I think better with my fingers than strictly in my head. This is why this medium is so beneficial for me. I can type, mull over ideas, and submit them to others [read: you] for further consideration. Yeah, perhaps sometimes the subject matter might get a touch personal. And, yeah, there might be times when for the sake of propriety I don’t disclose all pertinent information for confidentiality’s sake. But this job that lies before me is a massively important one. It is one that I cannot come at unprepared, nor in an inconsiderate fashion. And so, I begin. Following this post will be two others today. The first will be a prayer (Yes, I need to plan and write this one out. My life is so crazy I need the discipline of writing for this one.) and the second will be further musings on life as a youth minister.

Thanks for caring.

the liminal edge of worship

So my friend Greg Willson and I are contemplating a new worship album project. Here’s the concept:

The issue that I’m wrestling with is the balance between lyrical specificity and ambiguity. I feel as if much of what passes for congregational worship is boring. I use the word boring purposefully. This is not to say that these songs are not lyrically true, musically sound, or even great vehicles for worship. It is to say, however, that they are “uninteresting, tiresome; dull.” Many of the words, metaphors, chord changes, and melody/harmony lines are tired and worn out.

I’m not the only one to think this way. The problem is in execution. There are several directions this could go. The first is what I like to call the “add crunchy guitars” method. You see this a lot when people try to update older songs/hymns. The thought goes something like this: “The melody line is familiar so we don’t want to mess with it. What we’ll do is add some guitar distortion to make the song seem more modern.” Songs tend to follow traditional CCM worship trends. The second is what we’ll call the “lowest common denominator” approach. In this method the songwriter/worship leader panders to the hypothetical lowest common denominator. It’s the belief that the melody lines and instrumentation must be simple. Now simple is not entirely a bad thing. In fact, simple can be excellent. But this method errs in saying that the necessity is simplicity, therefore the melodies will be very repetative, the musical arrangments either paired down or repetative in chordal structure, and the lyrics simple and to the point.The third possibility is what we’ll call, for lack of a better term, “indie-kid worship” approach. In this approach the songwriter/worship leader seeks to make the worship more ‘modern’ by copying the latest music trend. Indie-kid worship is headed in the right direction, but whereas “add crunchy guitars” dressed standard songs with distortion, the indie-kid worship leader in trying to be creative crafts/plays songs which tend to be either overly personal or lyrically ambiguous.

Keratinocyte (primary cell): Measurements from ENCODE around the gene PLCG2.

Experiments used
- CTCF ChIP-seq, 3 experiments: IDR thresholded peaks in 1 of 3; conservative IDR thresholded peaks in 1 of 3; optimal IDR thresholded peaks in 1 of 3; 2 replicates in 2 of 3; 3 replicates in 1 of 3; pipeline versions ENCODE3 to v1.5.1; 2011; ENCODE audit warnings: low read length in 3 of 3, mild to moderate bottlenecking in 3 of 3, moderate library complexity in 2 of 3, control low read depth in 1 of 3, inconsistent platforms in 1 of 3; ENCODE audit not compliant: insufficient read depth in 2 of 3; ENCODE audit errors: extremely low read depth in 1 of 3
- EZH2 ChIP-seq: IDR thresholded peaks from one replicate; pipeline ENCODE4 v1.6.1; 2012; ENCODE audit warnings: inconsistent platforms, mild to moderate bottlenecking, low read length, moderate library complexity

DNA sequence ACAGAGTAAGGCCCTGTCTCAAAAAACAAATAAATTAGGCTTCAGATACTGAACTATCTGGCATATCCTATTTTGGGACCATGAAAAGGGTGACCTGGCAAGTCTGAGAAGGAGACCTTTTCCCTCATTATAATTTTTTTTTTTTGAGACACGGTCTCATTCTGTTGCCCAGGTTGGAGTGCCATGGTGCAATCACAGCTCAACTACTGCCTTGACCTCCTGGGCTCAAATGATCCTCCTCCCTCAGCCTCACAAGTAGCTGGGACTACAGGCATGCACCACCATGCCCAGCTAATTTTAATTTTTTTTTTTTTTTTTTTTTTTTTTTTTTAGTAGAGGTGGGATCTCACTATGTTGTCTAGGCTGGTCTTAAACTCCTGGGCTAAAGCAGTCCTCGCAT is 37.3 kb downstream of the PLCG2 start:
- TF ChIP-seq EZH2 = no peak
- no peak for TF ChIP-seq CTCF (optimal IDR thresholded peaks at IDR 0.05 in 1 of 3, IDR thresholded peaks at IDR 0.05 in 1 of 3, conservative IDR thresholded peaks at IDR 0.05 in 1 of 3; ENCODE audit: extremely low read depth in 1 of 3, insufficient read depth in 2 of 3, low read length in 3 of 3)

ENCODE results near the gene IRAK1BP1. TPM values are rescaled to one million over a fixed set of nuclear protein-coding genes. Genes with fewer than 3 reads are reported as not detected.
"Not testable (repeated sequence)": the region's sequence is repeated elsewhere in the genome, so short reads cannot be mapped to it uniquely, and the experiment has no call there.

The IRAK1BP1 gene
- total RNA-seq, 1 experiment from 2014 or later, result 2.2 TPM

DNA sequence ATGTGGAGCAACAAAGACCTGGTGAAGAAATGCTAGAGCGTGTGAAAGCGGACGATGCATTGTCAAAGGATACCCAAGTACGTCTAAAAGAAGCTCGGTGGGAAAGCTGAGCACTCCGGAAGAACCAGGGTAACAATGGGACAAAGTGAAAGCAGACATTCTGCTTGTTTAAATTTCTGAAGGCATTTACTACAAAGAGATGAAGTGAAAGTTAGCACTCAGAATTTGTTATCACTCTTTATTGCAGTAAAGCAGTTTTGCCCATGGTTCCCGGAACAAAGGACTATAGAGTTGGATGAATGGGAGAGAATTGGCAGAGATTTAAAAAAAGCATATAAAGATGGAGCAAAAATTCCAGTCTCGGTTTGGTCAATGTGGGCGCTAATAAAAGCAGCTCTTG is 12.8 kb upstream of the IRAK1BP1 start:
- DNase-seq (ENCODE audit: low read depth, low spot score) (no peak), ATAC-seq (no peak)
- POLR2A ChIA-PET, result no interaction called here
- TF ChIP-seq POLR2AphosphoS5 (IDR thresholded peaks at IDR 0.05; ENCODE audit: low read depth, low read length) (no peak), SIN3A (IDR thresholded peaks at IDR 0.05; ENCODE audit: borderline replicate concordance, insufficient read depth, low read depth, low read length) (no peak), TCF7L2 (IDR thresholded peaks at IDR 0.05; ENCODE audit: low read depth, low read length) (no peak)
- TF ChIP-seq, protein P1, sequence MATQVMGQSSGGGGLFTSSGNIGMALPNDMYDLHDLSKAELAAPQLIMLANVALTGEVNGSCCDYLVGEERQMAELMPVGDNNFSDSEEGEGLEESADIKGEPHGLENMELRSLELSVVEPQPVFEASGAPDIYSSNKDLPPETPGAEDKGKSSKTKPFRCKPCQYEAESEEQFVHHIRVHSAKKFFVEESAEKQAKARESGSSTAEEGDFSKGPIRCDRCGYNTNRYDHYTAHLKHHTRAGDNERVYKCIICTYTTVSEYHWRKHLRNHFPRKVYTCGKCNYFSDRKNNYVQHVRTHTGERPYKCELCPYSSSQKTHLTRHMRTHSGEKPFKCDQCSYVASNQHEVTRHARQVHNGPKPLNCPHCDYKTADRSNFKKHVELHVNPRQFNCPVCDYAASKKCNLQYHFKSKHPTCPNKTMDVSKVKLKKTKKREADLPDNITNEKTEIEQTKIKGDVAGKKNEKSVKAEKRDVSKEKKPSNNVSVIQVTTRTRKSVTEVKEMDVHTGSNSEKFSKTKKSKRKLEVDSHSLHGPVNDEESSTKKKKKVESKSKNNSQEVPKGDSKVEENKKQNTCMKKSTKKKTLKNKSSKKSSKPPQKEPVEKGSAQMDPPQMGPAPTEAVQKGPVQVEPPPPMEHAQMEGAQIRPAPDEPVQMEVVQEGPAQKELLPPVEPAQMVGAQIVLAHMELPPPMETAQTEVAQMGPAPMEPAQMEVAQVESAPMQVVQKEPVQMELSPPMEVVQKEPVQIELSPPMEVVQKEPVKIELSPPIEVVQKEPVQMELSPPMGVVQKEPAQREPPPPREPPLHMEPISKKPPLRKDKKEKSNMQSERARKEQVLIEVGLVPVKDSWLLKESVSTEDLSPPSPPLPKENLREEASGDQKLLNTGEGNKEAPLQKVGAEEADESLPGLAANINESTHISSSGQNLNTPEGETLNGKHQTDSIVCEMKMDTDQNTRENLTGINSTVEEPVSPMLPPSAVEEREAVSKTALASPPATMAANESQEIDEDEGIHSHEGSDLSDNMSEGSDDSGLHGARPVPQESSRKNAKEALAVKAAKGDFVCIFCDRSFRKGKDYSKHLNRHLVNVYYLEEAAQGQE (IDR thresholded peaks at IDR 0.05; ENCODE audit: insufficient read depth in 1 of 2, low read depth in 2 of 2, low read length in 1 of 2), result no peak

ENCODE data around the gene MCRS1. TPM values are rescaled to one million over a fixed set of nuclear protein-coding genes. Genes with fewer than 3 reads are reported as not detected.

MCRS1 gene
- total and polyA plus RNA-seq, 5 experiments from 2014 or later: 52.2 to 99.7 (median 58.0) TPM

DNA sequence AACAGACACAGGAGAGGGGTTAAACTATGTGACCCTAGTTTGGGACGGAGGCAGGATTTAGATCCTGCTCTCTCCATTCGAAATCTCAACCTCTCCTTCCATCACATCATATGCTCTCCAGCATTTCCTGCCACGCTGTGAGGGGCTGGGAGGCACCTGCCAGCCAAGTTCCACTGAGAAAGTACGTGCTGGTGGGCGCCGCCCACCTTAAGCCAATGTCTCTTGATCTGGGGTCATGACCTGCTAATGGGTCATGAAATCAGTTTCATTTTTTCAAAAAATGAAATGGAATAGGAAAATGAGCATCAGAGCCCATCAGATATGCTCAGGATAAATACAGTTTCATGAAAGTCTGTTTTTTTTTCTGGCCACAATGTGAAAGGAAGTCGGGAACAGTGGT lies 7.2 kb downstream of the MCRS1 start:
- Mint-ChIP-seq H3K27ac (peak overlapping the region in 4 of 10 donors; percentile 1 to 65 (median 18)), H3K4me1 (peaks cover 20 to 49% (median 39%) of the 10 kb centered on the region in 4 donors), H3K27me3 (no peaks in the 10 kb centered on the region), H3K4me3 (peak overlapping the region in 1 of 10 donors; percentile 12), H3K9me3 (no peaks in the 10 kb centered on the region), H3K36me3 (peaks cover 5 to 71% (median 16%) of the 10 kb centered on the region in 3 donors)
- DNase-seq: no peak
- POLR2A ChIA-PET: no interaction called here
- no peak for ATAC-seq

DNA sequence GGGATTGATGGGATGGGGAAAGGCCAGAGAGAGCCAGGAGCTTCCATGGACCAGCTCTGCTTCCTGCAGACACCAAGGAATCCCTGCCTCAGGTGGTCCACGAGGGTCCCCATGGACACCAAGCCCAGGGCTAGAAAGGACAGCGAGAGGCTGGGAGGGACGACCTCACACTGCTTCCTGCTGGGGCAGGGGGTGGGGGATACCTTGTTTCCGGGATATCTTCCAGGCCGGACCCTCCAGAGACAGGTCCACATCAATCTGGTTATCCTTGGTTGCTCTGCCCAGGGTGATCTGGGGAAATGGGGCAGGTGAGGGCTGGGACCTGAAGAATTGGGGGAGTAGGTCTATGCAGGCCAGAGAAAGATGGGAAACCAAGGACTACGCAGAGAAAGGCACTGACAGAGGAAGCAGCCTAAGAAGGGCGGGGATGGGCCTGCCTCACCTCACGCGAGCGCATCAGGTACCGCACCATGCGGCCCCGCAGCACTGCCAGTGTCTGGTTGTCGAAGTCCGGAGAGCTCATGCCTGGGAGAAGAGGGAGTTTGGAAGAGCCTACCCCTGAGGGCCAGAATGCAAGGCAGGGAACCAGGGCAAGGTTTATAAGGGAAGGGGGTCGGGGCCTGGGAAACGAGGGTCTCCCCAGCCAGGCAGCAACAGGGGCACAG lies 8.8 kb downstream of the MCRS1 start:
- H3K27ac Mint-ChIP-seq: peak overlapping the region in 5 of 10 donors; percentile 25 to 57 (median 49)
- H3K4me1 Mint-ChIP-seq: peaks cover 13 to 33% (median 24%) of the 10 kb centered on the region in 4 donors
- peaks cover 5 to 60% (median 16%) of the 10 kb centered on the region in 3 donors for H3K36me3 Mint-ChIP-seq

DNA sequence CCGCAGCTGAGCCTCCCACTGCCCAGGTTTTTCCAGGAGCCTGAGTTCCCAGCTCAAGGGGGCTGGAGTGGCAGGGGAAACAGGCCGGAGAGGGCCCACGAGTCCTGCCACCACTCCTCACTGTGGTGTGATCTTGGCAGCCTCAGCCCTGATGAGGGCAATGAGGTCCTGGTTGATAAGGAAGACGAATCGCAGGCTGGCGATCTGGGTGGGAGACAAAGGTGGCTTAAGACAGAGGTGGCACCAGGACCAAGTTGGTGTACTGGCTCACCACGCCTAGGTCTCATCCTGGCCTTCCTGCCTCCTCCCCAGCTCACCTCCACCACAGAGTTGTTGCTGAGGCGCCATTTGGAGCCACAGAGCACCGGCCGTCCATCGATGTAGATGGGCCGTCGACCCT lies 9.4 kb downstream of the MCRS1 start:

So here’s the rub. How does one overcome these pitfalls? It’s possible, but difficult, which is why I think that I’m tempted to try (masochism anybody?). Though from a somewhat different genre, the song “Warrior”, out on the new Sojourn Music album “Over the Grave”, is a great example of a well crafted song. The lyrics are a tad straightforward, but the way they walk around the theme is catchy, to say the least.

While this example is moving in the right direction I think that our particular project is going beyond this. But to do so we’re going to have to be very careful. Congregational songs cannot be too vague or ambiguous lyrically, overly personal (by which I mean to say, the lyrics cannot be so specific to a situation that they are difficult to apply universally. I understand that some say the Psalms do this, but since I’m not Holy-Spirit-Inspired, I’m not sure how much we can transfer over. Though I’m willing to dialogue on it.), nor musically obtuse (that is, overly complex in either instrumentation or melody). Where does this leave us? I’m not sure, but we’ll see how this all plays out. There won’t be work on it for a bit, I’ve got to move and buy some gear first, but I just needed to get some ideas out of my mind and onto (digital) paper…

thoughts on providence

I find that my life is a pasticcio of one ‘coincidence’ after another.


What do I mean by this? For some, it seems as if they have everything planned out and have the ability to follow through with those plans. For others, it seems as if they are free-spirits, floating on the wind of what ever may come their way. For me, I so want to be the first, yet experience some strange confluence of the two. For all my best efforts to the contrary I am dragged along, sometimes kicking and screaming, by the inexorable draw of providence. It is a feeling hard to describe, but one that I am sure everyone with eyes to see inherently knows.